Switzerland is well known for its incredibly beautiful cities, mountains, lakes, ski resorts, and chocolate. The natural setting between the Swiss Alps, snow peak glaciers, and incredible lakes has also enriched it with various minerals and natural resources.
The mining industry in Switzerland has little importance to the country's economy. Half a century ago, mineral mining in the nation came to an end. Instead, refining metals such as aluminum, steel, and most gold has gotten the attention. Every four of the five gold refineries in the world are in Switzerland, and almost 80% of the world's gold passes through these.
If you are interested in the gold mining history of Switzerland, we have gathered the most interesting facts in this article.
Gold Mining in Roman and Pre-Roman Era Switzerland
Though Swiss gold mining history is not as glorious as its gold refining and banking records, it does have a gold mining past in the form of river panning and a few gold mines from Roman and pre-Roman times.
The natives Swiss 'Helvetians' knew of gold along the banks of streams and rivers in the Southeastern Swiss Alps. There is little evidence of organized gold mining in the area, but they did pan for gold along streams. A similar style of panning continued in western Switzerland during the period of Roman domination of the area.
Two northern cantons of Aargau and Thurgau have many popular spots where gold panning was and still is carried out. Another popular destination is Napfbergland, near the city of Bern in central Switzerland is the center of gold panning for hobbyists. It is a beautiful hilly area, where nascent Aare River streams run down the mountain and bring precious gold to the Swiss Mittelland.
Commercial Scale Gold Mining in Modern Switzerland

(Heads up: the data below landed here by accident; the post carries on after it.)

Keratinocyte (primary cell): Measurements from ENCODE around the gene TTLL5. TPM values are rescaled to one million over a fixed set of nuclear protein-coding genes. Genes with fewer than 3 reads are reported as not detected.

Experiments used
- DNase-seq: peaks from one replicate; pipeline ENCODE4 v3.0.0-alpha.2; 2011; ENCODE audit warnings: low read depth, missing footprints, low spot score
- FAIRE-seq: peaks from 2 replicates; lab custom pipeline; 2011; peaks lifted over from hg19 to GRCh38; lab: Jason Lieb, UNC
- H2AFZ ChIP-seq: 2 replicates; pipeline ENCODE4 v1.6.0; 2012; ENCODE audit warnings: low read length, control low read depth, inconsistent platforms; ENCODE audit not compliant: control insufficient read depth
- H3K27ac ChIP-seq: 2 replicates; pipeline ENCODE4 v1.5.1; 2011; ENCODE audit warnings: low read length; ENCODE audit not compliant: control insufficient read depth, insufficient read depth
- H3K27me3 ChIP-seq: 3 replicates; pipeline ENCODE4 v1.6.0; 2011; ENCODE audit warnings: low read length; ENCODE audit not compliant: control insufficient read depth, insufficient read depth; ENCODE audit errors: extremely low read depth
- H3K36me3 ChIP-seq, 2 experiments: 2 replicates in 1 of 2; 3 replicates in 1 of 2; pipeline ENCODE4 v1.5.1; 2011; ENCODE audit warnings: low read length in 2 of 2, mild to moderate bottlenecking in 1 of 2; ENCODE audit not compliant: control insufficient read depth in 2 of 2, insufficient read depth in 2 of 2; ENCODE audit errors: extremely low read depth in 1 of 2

Sessa Gold Mine in the Malcanton district of Switzerland is one noteworthy gold mine. The region's first known mining attempts date back to 1785. However, experts believed the site was in operation well before the 1st century. Until 1952, Switzerland was mining gold and silver from the Sessa mine. The ore was dug out from 2-kilometer-long tunnels carved at five levels. Depleting ore, high costs, and low gold prices forced the company to close down the mine.†
The Lake Maggiore to Lake Lugano zone in Malcanton is also significant for its iron, silver, gold, and lead resources mined in the 18th century. They made Malcanton the richest mining canton of Switzerland.
Sessa mine was off-limits to the general public until 2015. However, in 2018, the government carried out an extensive restoration project and opened a 375-meter long tunnel known as "Leonilde" for visitors. It has become a major tourist attraction, which offers visitors an unrivaled opportunity to learn about the history of gold mining in Switzerland.
The second major gold mine in Switzerland was the Gondo gold mine in the Cantone of Valais. This mine also dates back to Roman times; later, the German emperors also operated the site. In the 1660s, the famous Stockalper family from Simplon took over the Gondo mine and ran it until 1691. According to records, the mine was highly productive in its heydays, and more than 500 miners worked on the site at the peak time. Gondo Mines stopped operating after it went bankrupt in 1987. Today tour companies and recreational gold prospectors can visit the site. There is a 40-minute hike through the beautiful Stockalper trail to reach the Gondo mine.
A smaller gold mine also existed in the Ticino Cantone; the mining operation here was not significant compared to the sites in Valais and Aargau. This mine was located close to the border to Italy in Southern Switzerland.
Future of Gold Mining in Switzerland
Recent geological surveys have confirmed the presence of significant gold ore under the pine forest in eastern Switzerland. The Canton of GraubŁnden gets special attention for its potential for new gold mines.
In 2010, a Canadian mining firm sought approval to develop a new gold mine in GraubŁnden's Medel Valley. The proposed mine would have been the first new gold mine in Switzerland since the closure of the Sessa mine. The site had an estimated $43.5 million worth of gold deposits. However, residents held in arms against new mines, fearing irreversible damage to the fragile forest and centuries-old historical sites. A referendum was held in 2012 asking residents if they agree with gold mining in the area, and a massive majority of 70% said no to mining in the valley.
As of 2021, Switzerland doesn't have any gold mines under operation, but if initial surveys are anything to go by, Swiss gold resources are substantial. Thus, there is huge potential for the gold mining industry in Switzerland, which might come to fruition in the future. Until then, Switzerland holds the title of the 'biggest gold refiner' in the world.